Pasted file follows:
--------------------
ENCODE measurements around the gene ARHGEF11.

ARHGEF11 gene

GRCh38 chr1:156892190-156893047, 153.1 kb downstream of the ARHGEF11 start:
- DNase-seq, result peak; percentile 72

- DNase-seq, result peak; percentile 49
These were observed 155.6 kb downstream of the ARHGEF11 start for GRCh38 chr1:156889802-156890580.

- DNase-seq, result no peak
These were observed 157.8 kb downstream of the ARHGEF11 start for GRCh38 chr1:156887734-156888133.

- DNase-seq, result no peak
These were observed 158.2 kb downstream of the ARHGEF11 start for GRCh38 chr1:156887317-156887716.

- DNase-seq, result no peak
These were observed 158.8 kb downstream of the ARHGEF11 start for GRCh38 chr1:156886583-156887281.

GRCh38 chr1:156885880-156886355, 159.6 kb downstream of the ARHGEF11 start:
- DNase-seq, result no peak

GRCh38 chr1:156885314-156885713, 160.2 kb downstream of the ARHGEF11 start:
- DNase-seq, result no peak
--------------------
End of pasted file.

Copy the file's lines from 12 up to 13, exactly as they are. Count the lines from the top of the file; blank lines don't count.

These were observed 158.8 kb downstream of the ARHGEF11 start for GRCh38 chr1:156886583-156887281.

GRCh38 chr1:156885880-156886355, 159.6 kb downstream of the ARHGEF11 start: